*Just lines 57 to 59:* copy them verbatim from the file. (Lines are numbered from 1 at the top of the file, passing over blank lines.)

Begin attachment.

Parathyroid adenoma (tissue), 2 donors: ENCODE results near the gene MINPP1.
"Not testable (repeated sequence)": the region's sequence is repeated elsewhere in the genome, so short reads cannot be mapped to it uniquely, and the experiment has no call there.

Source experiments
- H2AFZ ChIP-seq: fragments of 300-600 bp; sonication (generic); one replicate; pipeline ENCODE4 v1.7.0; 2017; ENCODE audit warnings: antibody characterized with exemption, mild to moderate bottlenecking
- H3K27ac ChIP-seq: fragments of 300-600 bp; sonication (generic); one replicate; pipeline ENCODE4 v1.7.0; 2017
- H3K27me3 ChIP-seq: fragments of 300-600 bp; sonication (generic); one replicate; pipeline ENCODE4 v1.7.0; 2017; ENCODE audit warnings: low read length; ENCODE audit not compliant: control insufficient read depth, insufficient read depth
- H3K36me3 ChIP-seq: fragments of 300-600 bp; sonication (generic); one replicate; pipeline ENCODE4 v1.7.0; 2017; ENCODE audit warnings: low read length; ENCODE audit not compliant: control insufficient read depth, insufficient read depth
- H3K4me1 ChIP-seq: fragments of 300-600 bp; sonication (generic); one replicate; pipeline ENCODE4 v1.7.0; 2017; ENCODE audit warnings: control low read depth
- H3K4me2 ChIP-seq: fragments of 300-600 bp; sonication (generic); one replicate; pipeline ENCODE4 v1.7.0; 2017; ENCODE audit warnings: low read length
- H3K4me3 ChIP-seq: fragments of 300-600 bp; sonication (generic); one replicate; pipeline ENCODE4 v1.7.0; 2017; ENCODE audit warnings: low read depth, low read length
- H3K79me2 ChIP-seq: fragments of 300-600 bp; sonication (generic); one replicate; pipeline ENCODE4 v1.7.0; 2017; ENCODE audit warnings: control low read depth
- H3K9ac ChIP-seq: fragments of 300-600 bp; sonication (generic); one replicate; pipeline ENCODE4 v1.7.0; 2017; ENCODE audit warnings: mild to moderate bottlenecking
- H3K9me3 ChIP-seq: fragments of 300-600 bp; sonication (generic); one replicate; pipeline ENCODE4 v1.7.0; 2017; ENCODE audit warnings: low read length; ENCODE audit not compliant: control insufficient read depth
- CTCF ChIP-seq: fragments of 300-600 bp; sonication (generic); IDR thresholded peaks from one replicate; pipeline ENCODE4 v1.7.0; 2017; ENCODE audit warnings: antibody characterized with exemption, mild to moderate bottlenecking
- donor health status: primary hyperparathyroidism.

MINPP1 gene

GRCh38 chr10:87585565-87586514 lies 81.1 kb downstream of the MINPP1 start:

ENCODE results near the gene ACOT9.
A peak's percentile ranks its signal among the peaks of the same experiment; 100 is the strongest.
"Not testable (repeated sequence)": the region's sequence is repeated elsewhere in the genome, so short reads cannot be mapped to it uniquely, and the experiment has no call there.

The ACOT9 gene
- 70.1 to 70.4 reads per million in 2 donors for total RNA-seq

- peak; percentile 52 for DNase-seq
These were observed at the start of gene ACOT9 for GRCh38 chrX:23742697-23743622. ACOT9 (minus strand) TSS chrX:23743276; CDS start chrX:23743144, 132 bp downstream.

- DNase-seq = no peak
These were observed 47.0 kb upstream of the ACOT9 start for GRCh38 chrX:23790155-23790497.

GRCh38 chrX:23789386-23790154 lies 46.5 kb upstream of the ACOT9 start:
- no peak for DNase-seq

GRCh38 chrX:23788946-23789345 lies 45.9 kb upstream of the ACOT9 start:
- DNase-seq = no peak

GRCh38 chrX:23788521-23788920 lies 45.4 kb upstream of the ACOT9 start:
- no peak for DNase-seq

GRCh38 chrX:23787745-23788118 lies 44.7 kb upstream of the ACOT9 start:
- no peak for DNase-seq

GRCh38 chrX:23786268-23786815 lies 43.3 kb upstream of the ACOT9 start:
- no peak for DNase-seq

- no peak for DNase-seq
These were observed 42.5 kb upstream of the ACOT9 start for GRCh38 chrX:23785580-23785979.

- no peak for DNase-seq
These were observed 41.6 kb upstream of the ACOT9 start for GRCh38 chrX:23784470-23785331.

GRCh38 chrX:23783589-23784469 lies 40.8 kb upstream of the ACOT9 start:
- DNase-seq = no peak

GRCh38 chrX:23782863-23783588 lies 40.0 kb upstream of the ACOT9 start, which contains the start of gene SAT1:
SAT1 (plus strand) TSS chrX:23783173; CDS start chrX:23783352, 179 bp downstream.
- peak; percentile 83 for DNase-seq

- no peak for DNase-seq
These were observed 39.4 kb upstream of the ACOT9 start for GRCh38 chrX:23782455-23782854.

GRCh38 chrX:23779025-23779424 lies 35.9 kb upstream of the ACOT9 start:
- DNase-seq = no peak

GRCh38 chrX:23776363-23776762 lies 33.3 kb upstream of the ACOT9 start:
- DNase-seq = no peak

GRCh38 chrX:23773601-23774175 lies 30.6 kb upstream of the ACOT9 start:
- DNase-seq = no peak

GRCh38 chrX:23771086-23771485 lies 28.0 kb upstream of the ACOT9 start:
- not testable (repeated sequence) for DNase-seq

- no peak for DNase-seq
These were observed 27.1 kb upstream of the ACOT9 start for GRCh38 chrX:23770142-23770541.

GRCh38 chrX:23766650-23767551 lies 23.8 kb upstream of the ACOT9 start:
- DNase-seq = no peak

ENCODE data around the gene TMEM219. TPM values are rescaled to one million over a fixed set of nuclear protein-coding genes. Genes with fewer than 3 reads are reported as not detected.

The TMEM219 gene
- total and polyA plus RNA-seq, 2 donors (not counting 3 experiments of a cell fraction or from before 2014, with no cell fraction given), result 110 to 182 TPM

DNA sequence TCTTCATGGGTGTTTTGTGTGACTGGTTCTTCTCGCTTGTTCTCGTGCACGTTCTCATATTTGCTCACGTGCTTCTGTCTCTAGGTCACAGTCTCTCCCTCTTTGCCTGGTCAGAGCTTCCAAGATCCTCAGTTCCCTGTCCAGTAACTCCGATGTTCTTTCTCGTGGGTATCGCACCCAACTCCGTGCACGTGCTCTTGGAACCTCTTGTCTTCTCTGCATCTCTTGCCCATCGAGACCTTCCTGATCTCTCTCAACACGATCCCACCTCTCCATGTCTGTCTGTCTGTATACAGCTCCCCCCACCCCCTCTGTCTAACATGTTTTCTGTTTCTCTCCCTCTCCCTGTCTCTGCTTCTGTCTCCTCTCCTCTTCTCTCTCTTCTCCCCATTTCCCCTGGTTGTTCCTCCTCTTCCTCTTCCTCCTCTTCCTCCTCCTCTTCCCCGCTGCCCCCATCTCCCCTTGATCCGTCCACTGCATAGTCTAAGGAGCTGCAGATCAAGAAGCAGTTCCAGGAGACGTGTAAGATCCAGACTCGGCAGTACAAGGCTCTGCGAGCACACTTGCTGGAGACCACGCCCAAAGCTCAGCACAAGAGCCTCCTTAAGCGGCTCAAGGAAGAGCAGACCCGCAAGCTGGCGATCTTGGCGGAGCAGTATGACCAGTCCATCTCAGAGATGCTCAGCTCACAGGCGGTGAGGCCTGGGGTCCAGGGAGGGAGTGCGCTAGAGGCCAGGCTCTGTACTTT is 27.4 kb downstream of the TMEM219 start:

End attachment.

These were observed 27.1 kb upstream of the ACOT9 start for GRCh38 chrX:23770142-23770541.

GRCh38 chrX:23766650-23767551 lies 23.8 kb upstream of the ACOT9 start:
- DNase-seq = no peak